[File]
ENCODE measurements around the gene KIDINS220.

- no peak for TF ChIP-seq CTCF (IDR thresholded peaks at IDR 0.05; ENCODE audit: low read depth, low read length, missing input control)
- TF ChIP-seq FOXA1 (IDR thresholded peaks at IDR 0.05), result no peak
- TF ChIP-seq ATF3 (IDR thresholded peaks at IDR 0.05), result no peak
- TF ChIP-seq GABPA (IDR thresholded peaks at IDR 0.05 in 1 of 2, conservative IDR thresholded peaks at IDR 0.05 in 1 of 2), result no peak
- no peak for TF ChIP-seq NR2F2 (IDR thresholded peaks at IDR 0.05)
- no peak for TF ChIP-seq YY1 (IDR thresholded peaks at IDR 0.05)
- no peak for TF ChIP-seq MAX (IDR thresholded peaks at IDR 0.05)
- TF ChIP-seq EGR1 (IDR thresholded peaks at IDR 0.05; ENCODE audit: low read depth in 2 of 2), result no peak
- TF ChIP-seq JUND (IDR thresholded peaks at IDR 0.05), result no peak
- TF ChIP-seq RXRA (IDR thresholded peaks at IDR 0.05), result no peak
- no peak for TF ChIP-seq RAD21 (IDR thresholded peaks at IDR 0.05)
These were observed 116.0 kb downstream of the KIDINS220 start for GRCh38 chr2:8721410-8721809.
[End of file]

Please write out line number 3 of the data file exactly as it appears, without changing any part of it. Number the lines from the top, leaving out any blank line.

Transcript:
- TF ChIP-seq FOXA1 (IDR thresholded peaks at IDR 0.05), result no peak